NHPI communities face access barriers to preventive health and treatments as a result of several factors including, but not limited to, high uninsured rates, language and cultural barriers, and lack of research as well as disaggregated data that would enable further study of present health conditions, causes and solutions. These barriers contribute to longstanding health concerns that disproportionately impact NHPIs. Data on NHPIs is historically scarce despite federal guidance that standardizes the separation of NHPIs from the previous “Asian or Pacific Islander” category. These data issues result in perpetuating NHPI social and health inequities. When disaggregated data is not available to add to the narrative of NHPI experiences, our communities are not considered in policies that impact them, not allocated necessary social services and resources, and not adequately invested in. It is in the context of institutionally-unmet needs that we seek to fulfill our mission. Our goal is systemic change.  EPIC’s most robust effort at systemic change through developing leadership is Pacific Islander Leaders of Tomorrow (PILOT). Acting as our primary mode of youth leadership development and base building, PILOT is a community-focused program created to increase the number of emerging leaders in the Pacific Islander community. It’s one of the only programs nationally that focuses on NHPI youth leadership and organizing, grounding them in decolonial anti-oppression work, and cultivating values and skills that are culture-based and community-focused. In the past six years, EPIC has developed over 200 young NHPI leaders through 14 cohorts of our PILOT program. PILOT is needed. About 98% of the young leaders served through PILOT are of NHPI descent and range in age from 18-24. Young leaders are undergraduate and graduate students; most are the first in their families to attend college. Nearly half (49%) of PILOT students attend community colleges. 35% of all PILOT students identify as male and roughly 90% are from low-income households.

The Solution:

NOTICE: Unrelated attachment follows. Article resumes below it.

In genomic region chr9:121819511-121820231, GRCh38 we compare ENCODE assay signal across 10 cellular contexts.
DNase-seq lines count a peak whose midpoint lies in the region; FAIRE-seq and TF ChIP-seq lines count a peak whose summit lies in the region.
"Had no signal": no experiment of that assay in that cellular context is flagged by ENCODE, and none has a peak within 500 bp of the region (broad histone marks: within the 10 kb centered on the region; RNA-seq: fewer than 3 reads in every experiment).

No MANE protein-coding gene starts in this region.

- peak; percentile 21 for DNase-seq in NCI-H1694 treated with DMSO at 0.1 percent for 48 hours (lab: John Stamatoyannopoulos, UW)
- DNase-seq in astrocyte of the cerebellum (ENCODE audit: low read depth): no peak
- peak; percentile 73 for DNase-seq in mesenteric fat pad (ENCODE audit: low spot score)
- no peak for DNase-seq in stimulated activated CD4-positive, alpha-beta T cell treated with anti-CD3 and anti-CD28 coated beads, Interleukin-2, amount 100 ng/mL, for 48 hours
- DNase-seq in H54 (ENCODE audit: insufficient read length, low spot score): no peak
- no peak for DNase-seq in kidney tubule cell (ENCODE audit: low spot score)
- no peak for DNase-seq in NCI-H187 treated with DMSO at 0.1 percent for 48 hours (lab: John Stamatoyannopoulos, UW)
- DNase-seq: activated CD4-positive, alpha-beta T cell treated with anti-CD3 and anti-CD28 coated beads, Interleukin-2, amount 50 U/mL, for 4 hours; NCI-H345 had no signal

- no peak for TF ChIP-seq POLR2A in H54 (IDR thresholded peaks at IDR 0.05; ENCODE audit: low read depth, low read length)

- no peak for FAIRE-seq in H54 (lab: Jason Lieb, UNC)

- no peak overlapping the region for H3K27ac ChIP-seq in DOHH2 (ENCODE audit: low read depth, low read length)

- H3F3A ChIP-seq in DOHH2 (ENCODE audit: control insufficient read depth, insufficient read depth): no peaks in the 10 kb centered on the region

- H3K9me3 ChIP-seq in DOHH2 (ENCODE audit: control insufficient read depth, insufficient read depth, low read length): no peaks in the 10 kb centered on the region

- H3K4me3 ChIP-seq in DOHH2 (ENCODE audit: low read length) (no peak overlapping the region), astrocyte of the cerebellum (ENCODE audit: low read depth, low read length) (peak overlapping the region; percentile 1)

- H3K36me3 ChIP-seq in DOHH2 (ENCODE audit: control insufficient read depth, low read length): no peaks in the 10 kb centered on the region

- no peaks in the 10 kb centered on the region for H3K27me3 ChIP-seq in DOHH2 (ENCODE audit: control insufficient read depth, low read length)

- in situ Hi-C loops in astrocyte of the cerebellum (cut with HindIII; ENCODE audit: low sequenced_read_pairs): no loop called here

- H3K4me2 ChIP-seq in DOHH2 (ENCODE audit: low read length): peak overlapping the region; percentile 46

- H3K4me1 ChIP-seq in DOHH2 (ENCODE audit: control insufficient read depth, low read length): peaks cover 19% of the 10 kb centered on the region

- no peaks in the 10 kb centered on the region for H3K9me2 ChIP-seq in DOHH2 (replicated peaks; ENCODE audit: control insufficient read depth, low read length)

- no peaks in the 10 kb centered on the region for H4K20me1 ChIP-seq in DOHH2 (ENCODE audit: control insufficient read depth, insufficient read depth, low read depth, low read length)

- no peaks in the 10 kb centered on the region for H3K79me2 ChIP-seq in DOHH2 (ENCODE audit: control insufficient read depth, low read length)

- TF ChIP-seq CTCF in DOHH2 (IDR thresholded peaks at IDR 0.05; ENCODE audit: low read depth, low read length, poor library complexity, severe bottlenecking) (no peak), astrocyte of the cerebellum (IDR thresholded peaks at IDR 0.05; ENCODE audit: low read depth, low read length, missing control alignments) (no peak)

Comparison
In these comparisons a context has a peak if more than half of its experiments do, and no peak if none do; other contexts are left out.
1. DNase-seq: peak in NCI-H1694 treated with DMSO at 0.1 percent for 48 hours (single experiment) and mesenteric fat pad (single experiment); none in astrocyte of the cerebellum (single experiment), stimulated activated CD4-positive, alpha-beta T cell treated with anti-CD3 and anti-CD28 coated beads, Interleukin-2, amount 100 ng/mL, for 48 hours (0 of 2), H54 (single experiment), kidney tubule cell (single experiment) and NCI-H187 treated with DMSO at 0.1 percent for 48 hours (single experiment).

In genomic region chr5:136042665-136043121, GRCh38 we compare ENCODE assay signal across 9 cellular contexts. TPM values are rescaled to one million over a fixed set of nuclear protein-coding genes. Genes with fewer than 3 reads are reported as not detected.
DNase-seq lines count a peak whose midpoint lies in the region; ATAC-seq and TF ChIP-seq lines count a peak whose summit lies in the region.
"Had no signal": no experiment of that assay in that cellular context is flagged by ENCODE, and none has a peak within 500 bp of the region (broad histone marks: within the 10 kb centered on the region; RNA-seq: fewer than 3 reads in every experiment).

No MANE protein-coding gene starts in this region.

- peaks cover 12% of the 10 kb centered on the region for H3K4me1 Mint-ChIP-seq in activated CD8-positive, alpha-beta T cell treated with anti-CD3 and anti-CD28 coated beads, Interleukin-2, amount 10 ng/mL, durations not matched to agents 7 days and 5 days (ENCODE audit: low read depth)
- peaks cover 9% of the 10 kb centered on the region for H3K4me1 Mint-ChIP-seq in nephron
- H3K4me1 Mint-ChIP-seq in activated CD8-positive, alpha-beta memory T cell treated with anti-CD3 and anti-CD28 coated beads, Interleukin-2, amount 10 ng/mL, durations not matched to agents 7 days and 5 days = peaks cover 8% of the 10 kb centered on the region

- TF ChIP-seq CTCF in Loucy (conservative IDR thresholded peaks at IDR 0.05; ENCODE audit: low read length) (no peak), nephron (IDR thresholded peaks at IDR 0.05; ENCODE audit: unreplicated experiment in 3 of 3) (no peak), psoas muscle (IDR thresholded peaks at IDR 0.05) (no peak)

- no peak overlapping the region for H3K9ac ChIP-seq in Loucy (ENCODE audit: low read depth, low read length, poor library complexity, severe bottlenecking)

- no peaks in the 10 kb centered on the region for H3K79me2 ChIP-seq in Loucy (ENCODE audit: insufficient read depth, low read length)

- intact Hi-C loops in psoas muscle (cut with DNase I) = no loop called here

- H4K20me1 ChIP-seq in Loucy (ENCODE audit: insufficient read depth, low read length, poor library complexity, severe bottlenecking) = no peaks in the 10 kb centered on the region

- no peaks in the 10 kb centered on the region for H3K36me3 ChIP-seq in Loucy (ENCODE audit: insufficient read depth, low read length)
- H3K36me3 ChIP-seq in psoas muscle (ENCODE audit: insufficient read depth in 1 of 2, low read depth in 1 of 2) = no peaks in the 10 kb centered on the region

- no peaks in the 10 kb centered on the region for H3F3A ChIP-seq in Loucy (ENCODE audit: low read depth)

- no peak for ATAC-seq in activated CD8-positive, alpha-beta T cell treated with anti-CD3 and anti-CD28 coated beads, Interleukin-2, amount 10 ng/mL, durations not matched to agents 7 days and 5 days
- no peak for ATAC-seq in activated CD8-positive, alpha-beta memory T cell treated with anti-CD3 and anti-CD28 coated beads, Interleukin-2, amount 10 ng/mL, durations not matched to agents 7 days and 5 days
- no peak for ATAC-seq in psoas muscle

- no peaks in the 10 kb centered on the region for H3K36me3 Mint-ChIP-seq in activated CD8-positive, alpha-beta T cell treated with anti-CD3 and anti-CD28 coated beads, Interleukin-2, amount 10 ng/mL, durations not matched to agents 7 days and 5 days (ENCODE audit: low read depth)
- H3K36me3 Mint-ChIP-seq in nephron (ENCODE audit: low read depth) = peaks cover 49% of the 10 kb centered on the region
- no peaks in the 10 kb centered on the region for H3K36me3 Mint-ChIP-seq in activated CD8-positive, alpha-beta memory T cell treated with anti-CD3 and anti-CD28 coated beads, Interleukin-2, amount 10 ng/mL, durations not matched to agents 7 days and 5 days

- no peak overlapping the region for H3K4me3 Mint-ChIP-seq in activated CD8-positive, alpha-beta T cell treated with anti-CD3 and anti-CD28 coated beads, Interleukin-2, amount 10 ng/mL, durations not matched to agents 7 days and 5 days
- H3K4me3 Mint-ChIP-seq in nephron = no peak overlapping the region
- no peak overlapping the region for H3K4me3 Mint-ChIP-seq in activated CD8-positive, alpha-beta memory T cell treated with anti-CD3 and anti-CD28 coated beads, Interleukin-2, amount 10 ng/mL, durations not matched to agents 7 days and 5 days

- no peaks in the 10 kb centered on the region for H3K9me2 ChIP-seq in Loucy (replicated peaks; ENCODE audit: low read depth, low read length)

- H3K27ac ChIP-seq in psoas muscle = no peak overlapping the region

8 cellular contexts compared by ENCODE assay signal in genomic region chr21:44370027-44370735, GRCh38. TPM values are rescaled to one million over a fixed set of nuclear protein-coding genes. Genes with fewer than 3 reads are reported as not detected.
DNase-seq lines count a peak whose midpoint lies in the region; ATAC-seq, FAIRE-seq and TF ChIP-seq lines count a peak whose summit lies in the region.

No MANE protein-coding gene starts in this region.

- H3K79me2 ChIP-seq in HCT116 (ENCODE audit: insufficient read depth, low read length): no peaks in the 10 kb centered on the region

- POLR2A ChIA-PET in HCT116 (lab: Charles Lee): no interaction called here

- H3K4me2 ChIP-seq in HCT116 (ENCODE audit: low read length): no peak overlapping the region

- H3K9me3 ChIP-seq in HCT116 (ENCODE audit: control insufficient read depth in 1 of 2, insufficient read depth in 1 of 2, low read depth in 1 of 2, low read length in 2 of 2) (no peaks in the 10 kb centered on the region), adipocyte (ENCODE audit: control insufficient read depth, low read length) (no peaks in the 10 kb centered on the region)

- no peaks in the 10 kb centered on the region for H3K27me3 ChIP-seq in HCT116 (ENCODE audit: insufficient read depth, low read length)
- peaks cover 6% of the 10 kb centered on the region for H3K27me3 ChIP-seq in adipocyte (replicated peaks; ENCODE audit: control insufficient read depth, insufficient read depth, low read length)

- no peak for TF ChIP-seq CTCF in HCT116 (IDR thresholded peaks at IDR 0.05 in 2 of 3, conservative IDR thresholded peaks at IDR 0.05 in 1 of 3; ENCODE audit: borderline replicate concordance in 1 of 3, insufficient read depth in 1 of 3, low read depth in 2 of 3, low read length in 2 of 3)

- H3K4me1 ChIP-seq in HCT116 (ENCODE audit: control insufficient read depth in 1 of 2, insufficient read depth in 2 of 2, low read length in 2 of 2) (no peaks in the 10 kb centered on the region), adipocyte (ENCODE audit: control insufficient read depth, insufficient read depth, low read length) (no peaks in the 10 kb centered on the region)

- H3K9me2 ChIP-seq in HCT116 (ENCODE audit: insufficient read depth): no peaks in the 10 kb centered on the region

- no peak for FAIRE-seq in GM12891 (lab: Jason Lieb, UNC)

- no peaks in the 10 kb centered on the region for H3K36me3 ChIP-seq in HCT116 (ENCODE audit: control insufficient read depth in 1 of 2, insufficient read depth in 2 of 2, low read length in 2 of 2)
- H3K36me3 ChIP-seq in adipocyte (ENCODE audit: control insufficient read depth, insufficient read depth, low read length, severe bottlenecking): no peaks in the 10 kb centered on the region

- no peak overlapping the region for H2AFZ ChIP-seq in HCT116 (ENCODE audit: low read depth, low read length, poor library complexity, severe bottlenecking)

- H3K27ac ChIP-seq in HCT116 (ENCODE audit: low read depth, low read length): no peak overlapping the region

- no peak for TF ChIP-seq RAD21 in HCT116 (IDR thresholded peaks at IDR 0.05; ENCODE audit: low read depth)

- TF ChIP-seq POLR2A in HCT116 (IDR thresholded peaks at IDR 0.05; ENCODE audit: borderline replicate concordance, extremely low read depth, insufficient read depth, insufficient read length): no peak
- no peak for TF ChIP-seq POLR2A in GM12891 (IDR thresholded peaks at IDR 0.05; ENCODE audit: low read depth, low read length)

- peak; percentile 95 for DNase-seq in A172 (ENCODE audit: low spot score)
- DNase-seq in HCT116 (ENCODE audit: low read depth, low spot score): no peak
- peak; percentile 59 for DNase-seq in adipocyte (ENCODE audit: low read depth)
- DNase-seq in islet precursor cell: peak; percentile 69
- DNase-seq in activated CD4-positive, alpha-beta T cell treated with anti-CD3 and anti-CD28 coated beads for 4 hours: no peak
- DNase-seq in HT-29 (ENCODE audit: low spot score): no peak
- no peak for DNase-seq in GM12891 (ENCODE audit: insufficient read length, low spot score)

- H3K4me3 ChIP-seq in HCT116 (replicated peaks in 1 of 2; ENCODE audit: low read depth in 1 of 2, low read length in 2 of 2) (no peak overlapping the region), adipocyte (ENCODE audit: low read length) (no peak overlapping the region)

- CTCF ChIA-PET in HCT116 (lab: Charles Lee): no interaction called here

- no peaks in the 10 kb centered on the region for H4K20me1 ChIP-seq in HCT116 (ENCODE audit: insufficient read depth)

EPIC founders chose advocacy, leadership development, and research as pillars of our organizational strategy to advance social justice because they recognized an absence of specific investment in Pacific Islander youth and consequently a dearth of PIs who were willing and prepared to step in as community advocates and influencers. Policies that negatively impacted NHPIs were being created without consideration or consultation of the community. Most of the research being disseminated about NHPIs was not conducted by or for the community. Over ten years have passed since our founding — little has changed, and some conditions have even worsened. Through our work, we have sought to shift this landscape significantly, and we will know we have succeeded when: There is a critical mass of social justice-grounded NHPI leaders in every field who are committed to serving NHPIs and all marginalized communities. No policy that affects NHPIs is made without engaging the NHPI community. There is a wealth of knowledge about NHPIs that is initiated by and for NHPIs adopting Indigenous Oceania research methodologies. Since our founding, our work within democracy reform as it applies to NHPI communities has focused primarily on traditional voter registration, get out the vote efforts such as creating/co-creating voter guides, creation of in-language materials to increase engagement, lobby days, pipelines to political appointments, voter education, and projects such as phone-banking driven by young NHPI leaders. In addition, we’ve been asked to assist with translating materials specifically for redistricting and although it is necessary, we learned that translators had some trouble translating such a concept since it doesn’t exist in many NHPI languages. Related to Census efforts, beginning in 2019, we have anchored a national and statewide coalition of NHPI leaders and organizations, coordinating efforts across eight states and nine counties within California. We've also supported the development of materials in eight NHPI languages because they were omitted from Census Bureau coverage.